The Ashland City Council could take the first step in lifting a moratorium on medical marijuana dispensaries in town on Tuesday night.
The council meets at 7 p.m. in the Ashland Civic Center Council Chambers, 1175 E. Main St.
Councilors enacted a moratorium in April to give Ashland time to work out city regulations governing the location and operation of dispensaries.
The council could approve the first reading of an ordinance to lift the moratorium on Tuesday. The second reading could occur on Aug. 5.
The lifting of the moratorium would then take place 30 days later.
So far, two medical marijuana dispensaries have been issued provisional licenses from the state to open.
One dispensary planned on Williamson Way will not be able to open because of location regulations councilors are expected to adopt Tuesday night. That dispensary is too close to homes.
Another dispensary on Clear Creek Drive could get the green light.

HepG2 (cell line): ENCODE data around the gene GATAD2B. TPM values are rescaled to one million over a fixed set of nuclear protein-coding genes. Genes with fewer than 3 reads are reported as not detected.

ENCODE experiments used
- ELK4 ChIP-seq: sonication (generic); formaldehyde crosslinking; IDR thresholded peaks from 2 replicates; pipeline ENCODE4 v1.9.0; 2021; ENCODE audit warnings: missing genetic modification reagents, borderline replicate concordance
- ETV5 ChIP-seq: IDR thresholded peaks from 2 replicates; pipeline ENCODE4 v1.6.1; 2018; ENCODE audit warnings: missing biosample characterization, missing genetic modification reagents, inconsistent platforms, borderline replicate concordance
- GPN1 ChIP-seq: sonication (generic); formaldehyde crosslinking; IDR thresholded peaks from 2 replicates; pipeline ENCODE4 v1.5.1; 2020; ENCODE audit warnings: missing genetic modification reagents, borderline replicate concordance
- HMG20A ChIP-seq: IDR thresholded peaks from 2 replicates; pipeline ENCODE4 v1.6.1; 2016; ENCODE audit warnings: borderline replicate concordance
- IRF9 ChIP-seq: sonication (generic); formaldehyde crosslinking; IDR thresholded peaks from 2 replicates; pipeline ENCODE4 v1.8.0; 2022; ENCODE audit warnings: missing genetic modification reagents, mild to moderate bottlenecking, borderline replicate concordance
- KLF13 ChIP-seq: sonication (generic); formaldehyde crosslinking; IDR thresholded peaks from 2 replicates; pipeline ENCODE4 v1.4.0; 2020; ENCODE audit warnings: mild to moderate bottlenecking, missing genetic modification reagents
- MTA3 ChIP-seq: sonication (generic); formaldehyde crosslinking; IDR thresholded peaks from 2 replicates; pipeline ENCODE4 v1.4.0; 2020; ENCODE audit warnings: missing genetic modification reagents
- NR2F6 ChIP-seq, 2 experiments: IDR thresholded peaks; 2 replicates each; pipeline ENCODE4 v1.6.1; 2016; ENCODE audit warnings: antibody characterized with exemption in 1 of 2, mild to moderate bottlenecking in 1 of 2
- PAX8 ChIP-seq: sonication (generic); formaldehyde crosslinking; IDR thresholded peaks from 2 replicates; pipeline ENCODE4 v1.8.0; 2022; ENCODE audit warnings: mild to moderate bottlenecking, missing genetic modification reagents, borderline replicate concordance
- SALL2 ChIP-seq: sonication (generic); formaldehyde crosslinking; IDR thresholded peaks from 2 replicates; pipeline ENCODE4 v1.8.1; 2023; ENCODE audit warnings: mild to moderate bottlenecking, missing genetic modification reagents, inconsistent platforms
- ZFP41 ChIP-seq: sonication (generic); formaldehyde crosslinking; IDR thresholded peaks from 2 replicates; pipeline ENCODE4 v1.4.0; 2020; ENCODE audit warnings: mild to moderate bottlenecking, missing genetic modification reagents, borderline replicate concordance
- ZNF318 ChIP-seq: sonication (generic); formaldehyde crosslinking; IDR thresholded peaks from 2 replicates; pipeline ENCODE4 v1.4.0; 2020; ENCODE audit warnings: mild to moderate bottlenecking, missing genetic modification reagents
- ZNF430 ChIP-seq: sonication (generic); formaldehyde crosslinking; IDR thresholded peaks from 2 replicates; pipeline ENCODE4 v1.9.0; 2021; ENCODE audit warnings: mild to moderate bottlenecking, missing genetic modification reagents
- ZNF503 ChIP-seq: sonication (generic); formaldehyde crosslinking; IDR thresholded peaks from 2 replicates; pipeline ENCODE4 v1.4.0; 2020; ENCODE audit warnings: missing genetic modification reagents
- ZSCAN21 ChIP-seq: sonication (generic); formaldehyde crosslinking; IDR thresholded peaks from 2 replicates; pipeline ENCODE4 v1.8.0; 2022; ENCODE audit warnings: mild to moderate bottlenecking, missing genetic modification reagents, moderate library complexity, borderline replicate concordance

Also on Tuesday, the council is set to give final approval for an ordinance authorizing a city tax on marijuana sales.
The ordinance would impose a tax of up to five percent on medical marijuana and a tax of up to 10 percent on recreational marijuana.
The exact tax rate would be set later.
Oregon voters will decide in November whether to legalize recreational marijuana in the state.
In other business on Tuesday, the council will choose paint colors for the downtown Plaza information kiosk and decide whether to keep a second kiosk where people post flyers and posters about community events.
The Downtown Beautification Committee had recommended removing the kiosk that advertises community events, calling it unsightly.
Councilors will decide whether to authorize spending $440,754 for the construction of Ashland Creek Park on East Hersey Street.
The state is contributing $309,000 in parks and recreation funding toward the $749,754 project.
The council could also approve spending a total of $120,793 on a project started last fall to clean sediment out of two catchment ponds above Reeder Reservoir in the Ashland Watershed.
The work would continue this summer and is meant to protect water quality and safeguard the reservoir's storage capacity, which shrinks if sediment settles there.